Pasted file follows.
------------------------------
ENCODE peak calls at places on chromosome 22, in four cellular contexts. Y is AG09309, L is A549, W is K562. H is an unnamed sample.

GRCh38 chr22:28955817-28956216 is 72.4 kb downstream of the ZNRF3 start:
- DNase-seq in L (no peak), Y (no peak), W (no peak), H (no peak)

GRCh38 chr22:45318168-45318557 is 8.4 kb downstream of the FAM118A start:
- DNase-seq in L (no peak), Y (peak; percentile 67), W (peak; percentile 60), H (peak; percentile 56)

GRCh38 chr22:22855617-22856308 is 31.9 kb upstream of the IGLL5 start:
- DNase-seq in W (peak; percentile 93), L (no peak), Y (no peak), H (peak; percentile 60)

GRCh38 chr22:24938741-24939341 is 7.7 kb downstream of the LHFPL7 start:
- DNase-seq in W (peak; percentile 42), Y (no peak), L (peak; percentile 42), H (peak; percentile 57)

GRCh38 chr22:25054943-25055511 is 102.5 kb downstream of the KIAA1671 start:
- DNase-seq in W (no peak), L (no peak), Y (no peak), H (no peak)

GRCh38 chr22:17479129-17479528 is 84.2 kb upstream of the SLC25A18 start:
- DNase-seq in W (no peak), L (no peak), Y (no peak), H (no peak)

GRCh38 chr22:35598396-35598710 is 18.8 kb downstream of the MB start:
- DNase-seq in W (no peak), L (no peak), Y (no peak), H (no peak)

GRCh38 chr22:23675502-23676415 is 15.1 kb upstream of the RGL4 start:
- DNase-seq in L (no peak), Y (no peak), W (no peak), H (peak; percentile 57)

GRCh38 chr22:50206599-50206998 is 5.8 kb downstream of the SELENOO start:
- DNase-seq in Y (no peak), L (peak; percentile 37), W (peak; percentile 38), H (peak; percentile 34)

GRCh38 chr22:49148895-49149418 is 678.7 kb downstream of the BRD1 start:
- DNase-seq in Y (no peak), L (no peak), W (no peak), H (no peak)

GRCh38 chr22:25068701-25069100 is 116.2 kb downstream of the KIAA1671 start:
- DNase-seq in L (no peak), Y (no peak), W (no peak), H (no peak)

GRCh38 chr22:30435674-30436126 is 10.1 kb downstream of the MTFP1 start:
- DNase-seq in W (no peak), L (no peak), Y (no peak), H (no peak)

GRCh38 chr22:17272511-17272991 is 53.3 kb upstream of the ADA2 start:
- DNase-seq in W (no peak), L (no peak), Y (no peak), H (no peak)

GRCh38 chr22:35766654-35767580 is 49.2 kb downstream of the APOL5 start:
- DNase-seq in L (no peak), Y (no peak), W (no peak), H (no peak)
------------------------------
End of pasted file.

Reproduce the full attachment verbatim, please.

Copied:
ENCODE peak calls at places on chromosome 22, in four cellular contexts. Y is AG09309, L is A549, W is K562. H is an unnamed sample.

GRCh38 chr22:28955817-28956216 is 72.4 kb downstream of the ZNRF3 start:
- DNase-seq in L (no peak), Y (no peak), W (no peak), H (no peak)

GRCh38 chr22:45318168-45318557 is 8.4 kb downstream of the FAM118A start:
- DNase-seq in L (no peak), Y (peak; percentile 67), W (peak; percentile 60), H (peak; percentile 56)

GRCh38 chr22:22855617-22856308 is 31.9 kb upstream of the IGLL5 start:
- DNase-seq in W (peak; percentile 93), L (no peak), Y (no peak), H (peak; percentile 60)

GRCh38 chr22:24938741-24939341 is 7.7 kb downstream of the LHFPL7 start:
- DNase-seq in W (peak; percentile 42), Y (no peak), L (peak; percentile 42), H (peak; percentile 57)

GRCh38 chr22:25054943-25055511 is 102.5 kb downstream of the KIAA1671 start:
- DNase-seq in W (no peak), L (no peak), Y (no peak), H (no peak)

GRCh38 chr22:17479129-17479528 is 84.2 kb upstream of the SLC25A18 start:
- DNase-seq in W (no peak), L (no peak), Y (no peak), H (no peak)

GRCh38 chr22:35598396-35598710 is 18.8 kb downstream of the MB start:
- DNase-seq in W (no peak), L (no peak), Y (no peak), H (no peak)

GRCh38 chr22:23675502-23676415 is 15.1 kb upstream of the RGL4 start:
- DNase-seq in L (no peak), Y (no peak), W (no peak), H (peak; percentile 57)

GRCh38 chr22:50206599-50206998 is 5.8 kb downstream of the SELENOO start:
- DNase-seq in Y (no peak), L (peak; percentile 37), W (peak; percentile 38), H (peak; percentile 34)

GRCh38 chr22:49148895-49149418 is 678.7 kb downstream of the BRD1 start:
- DNase-seq in Y (no peak), L (no peak), W (no peak), H (no peak)

GRCh38 chr22:25068701-25069100 is 116.2 kb downstream of the KIAA1671 start:
- DNase-seq in L (no peak), Y (no peak), W (no peak), H (no peak)

GRCh38 chr22:30435674-30436126 is 10.1 kb downstream of the MTFP1 start:
- DNase-seq in W (no peak), L (no peak), Y (no peak), H (no peak)

GRCh38 chr22:17272511-17272991 is 53.3 kb upstream of the ADA2 start:
- DNase-seq in W (no peak), L (no peak), Y (no peak), H (no peak)

GRCh38 chr22:35766654-35767580 is 49.2 kb downstream of the APOL5 start:
- DNase-seq in L (no peak), Y (no peak), W (no peak), H (no peak)